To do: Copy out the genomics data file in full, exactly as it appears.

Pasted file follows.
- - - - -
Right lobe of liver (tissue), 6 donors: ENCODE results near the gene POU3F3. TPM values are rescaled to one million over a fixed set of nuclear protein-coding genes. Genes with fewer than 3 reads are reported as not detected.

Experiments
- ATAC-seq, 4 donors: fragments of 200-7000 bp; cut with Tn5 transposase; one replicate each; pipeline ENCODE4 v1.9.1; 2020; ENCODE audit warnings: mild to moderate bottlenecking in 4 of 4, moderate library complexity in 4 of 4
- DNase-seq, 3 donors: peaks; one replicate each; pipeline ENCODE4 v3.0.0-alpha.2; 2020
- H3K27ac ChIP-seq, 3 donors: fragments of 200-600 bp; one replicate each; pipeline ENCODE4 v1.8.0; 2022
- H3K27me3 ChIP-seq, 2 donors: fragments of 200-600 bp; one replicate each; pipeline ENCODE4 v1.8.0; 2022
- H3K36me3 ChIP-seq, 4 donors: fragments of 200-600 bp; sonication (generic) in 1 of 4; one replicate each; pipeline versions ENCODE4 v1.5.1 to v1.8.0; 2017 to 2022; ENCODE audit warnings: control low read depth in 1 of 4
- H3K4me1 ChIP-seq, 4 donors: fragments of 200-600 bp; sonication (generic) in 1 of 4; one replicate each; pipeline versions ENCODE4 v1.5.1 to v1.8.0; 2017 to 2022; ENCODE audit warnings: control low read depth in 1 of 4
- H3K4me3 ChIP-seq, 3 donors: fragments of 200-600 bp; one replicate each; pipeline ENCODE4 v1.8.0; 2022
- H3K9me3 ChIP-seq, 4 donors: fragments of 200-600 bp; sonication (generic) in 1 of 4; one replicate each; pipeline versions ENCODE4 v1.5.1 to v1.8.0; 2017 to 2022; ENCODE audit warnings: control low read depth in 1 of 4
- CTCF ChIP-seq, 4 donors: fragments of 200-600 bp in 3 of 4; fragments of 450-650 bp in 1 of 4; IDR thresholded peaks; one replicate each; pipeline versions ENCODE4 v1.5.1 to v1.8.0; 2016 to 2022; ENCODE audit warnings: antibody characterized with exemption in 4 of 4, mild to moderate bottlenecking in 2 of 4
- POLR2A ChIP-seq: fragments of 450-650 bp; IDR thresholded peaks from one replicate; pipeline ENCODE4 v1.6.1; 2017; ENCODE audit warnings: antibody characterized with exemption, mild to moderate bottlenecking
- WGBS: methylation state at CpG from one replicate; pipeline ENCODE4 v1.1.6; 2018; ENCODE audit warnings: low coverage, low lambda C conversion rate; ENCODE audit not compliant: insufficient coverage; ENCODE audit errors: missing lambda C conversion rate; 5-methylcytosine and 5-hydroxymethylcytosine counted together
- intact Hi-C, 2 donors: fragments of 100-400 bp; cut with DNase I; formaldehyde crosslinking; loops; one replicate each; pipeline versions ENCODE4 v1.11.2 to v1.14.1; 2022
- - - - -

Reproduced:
Right lobe of liver (tissue), 6 donors: ENCODE results near the gene POU3F3. TPM values are rescaled to one million over a fixed set of nuclear protein-coding genes. Genes with fewer than 3 reads are reported as not detected.

Experiments
- ATAC-seq, 4 donors: fragments of 200-7000 bp; cut with Tn5 transposase; one replicate each; pipeline ENCODE4 v1.9.1; 2020; ENCODE audit warnings: mild to moderate bottlenecking in 4 of 4, moderate library complexity in 4 of 4
- DNase-seq, 3 donors: peaks; one replicate each; pipeline ENCODE4 v3.0.0-alpha.2; 2020
- H3K27ac ChIP-seq, 3 donors: fragments of 200-600 bp; one replicate each; pipeline ENCODE4 v1.8.0; 2022
- H3K27me3 ChIP-seq, 2 donors: fragments of 200-600 bp; one replicate each; pipeline ENCODE4 v1.8.0; 2022
- H3K36me3 ChIP-seq, 4 donors: fragments of 200-600 bp; sonication (generic) in 1 of 4; one replicate each; pipeline versions ENCODE4 v1.5.1 to v1.8.0; 2017 to 2022; ENCODE audit warnings: control low read depth in 1 of 4
- H3K4me1 ChIP-seq, 4 donors: fragments of 200-600 bp; sonication (generic) in 1 of 4; one replicate each; pipeline versions ENCODE4 v1.5.1 to v1.8.0; 2017 to 2022; ENCODE audit warnings: control low read depth in 1 of 4
- H3K4me3 ChIP-seq, 3 donors: fragments of 200-600 bp; one replicate each; pipeline ENCODE4 v1.8.0; 2022
- H3K9me3 ChIP-seq, 4 donors: fragments of 200-600 bp; sonication (generic) in 1 of 4; one replicate each; pipeline versions ENCODE4 v1.5.1 to v1.8.0; 2017 to 2022; ENCODE audit warnings: control low read depth in 1 of 4
- CTCF ChIP-seq, 4 donors: fragments of 200-600 bp in 3 of 4; fragments of 450-650 bp in 1 of 4; IDR thresholded peaks; one replicate each; pipeline versions ENCODE4 v1.5.1 to v1.8.0; 2016 to 2022; ENCODE audit warnings: antibody characterized with exemption in 4 of 4, mild to moderate bottlenecking in 2 of 4
- POLR2A ChIP-seq: fragments of 450-650 bp; IDR thresholded peaks from one replicate; pipeline ENCODE4 v1.6.1; 2017; ENCODE audit warnings: antibody characterized with exemption, mild to moderate bottlenecking
- WGBS: methylation state at CpG from one replicate; pipeline ENCODE4 v1.1.6; 2018; ENCODE audit warnings: low coverage, low lambda C conversion rate; ENCODE audit not compliant: insufficient coverage; ENCODE audit errors: missing lambda C conversion rate; 5-methylcytosine and 5-hydroxymethylcytosine counted together
- intact Hi-C, 2 donors: fragments of 100-400 bp; cut with DNase I; formaldehyde crosslinking; loops; one replicate each; pipeline versions ENCODE4 v1.11.2 to v1.14.1; 2022